There is a general rule for land that sits on oil like Iraq which they used to say has the 2nd largest reserves of it, that no benefit whatsoever accrues from it to the general population sitting over it. International law is pissed on for the acquisition of it. I am sure there must be some in-employed Daesh sitting around in Idlib on whom our Boris could call if your meddling with the boundaries idea persists.

        • yesindyref2

          Not authoratative no, but a starting point for “Realpolitik”, and the nearest that probably exists to one favourable to Scotland, rather than “It’s the UK’s oil”.

  • promenade

    The most powerful devolved parliament in the world didn’t get consulted or even notified.

  • Becky Cohen

    Sorry to post off topic, Craig, but as someone who has knowledge in the human rights field, isn’t with-holding medical assistance and treatment from prisoners illegal under international law?

    Under the Geneva Convention, denying medical assistance, treatment and medications to prisoners of war has been for some time now so I’d be surprised if prisons holding civilian inmates weren’t subject to similar regulations. If so, the Tory government might have acted illegally with regard to the above case.

  • promenade

    The claiming of rights to areas of continental shelf is relatively modern. First made by the United States in the 1940s over the continental shelf in the Gulf of Mexico. Thereby securing the oil for the US. Mexico getting a raw deal as it so often has.

  • John Goss

    “These things are very much a negotiation, which infuriates the academics who like to believe they are issues of pure geometry.”

    As I recall the academics knew that it was not an issue of pure geometry and tried to teach accordingly at least at Birmingham. UNCLOS is one part of International Law and very complicated on its own. I tried to think of an island occupied by two separate countries and Haiti and the Dominican Republic sprung to mind.

    Haiti signed UNCLOS III (1983 rat: 1996) after Jean-Claude Duvalier had previously set out territorial claims (1972 and 1977 decree 38). The subtle differences are found in this article but the zones are not shown on the included map.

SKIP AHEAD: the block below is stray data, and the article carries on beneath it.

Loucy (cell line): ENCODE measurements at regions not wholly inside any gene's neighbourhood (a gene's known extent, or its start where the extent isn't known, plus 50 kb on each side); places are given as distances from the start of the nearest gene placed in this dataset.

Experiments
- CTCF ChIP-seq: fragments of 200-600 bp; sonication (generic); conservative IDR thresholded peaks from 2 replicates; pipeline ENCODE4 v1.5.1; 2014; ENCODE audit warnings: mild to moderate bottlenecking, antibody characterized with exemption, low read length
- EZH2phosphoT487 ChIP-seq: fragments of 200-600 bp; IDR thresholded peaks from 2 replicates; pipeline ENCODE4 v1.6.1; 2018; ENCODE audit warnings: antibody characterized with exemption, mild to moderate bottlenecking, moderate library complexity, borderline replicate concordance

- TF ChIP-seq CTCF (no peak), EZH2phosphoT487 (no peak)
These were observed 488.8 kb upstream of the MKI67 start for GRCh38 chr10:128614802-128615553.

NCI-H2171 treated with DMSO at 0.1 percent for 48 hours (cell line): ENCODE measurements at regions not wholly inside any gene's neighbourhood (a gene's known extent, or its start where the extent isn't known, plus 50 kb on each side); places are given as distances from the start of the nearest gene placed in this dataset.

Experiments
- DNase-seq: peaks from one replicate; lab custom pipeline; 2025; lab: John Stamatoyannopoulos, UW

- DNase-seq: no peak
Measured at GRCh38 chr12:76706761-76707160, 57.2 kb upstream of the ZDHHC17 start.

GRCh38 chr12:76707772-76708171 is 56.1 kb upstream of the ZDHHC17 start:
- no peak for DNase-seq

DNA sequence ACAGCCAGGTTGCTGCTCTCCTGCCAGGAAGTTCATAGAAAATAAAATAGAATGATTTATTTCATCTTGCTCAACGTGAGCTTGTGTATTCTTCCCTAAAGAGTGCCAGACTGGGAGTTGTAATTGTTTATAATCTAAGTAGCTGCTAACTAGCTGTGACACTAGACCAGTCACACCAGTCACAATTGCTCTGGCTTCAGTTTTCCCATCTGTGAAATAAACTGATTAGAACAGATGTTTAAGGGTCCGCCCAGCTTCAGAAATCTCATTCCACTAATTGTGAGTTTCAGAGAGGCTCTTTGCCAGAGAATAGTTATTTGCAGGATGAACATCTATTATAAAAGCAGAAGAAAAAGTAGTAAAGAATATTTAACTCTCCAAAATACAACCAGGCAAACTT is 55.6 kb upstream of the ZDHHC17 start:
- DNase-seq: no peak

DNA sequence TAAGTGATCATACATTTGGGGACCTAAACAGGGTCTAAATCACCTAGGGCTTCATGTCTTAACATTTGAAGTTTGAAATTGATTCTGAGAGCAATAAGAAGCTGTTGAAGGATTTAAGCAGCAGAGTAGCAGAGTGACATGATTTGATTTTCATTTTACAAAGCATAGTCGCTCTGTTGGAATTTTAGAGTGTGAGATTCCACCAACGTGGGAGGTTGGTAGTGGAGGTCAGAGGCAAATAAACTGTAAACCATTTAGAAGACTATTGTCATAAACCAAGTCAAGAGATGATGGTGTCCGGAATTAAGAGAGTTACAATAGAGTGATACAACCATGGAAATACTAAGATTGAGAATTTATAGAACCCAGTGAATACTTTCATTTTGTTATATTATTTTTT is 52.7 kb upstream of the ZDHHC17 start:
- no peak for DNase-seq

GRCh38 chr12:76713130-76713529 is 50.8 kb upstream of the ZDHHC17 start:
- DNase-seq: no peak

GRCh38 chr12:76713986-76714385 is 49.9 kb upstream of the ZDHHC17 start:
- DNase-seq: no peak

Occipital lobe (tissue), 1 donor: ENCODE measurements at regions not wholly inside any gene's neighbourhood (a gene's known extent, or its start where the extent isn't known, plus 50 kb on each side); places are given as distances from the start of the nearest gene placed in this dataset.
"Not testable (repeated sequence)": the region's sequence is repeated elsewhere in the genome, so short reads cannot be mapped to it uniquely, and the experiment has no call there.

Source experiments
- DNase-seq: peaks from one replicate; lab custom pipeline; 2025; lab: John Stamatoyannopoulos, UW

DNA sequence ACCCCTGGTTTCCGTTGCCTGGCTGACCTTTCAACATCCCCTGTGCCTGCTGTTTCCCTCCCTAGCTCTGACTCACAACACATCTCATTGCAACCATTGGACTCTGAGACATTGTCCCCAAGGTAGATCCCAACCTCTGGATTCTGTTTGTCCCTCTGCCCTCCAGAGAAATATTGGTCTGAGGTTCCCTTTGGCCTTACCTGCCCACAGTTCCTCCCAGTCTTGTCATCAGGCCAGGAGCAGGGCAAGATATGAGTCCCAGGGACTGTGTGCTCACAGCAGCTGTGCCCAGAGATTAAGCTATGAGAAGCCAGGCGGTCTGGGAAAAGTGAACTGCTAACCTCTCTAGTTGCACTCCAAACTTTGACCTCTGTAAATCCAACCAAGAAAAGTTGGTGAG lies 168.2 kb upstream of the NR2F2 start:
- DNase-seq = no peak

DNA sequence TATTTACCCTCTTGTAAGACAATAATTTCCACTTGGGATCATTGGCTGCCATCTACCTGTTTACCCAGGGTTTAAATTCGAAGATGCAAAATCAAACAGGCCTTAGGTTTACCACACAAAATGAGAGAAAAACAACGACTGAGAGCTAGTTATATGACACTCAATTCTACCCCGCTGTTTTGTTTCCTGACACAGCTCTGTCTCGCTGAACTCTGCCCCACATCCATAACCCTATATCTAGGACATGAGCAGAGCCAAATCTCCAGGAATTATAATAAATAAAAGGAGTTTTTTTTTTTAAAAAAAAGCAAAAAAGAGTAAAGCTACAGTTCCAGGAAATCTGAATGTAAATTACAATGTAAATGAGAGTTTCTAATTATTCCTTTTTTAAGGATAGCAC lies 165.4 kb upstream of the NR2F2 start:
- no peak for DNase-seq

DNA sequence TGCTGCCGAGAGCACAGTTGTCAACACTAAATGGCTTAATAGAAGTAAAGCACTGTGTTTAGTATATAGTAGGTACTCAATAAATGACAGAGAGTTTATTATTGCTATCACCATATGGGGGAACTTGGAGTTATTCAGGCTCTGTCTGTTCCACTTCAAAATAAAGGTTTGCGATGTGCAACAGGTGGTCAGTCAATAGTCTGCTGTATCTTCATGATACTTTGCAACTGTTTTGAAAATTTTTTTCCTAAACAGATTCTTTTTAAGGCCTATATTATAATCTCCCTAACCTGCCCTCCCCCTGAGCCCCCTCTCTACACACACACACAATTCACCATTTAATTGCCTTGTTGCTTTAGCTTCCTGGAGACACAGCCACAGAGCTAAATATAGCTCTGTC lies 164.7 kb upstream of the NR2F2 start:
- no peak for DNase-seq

On the map in this PDF article from US government the Dominican Republic stakes its archipelagic and other claims (contested by the US). and there is a very good map (page 8) which you may find useful, showing that its claims emanate from its border with Haiti.

    Of course the first course of action before debating territorial waters would be to achieve independence if that is still the desire.

  • fred

    “The subject of this debate is a key element of the devolution process. Members have heard a great deal about the Scottish Adjacent Water Boundaries Order, but I regret that much of what has been said has been misinformed. I want to take the next few moments to stick to the facts about what is set out in the order. An example of that misinformation is, as I read or heard somewhere, that the boundary begins at Carnoustie: that is simply not true. The exact distance due east from Carnoustie to the boundary line is nearly 93 miles, or—as I understand some members are keen that it be expressed both ways—81 nautical miles. At its nearest point to Carnoustie, the boundary is closer to north Sunderland.

    The most important point is that it is also wrong to claim that a legally enforceable boundary line has been shifted. This is the first time that a fisheries boundary has been fixed in law. Before devolution, there were no Scottish fishing waters. There were only British fishing limits. The so- called existing line is simply part of an administrative arrangement within a UK-wide management regime. The boundary lines in the order are being drawn in accordance with international convention on such matters and—as members who have studied this matter will be aware—have involved the use of median lines.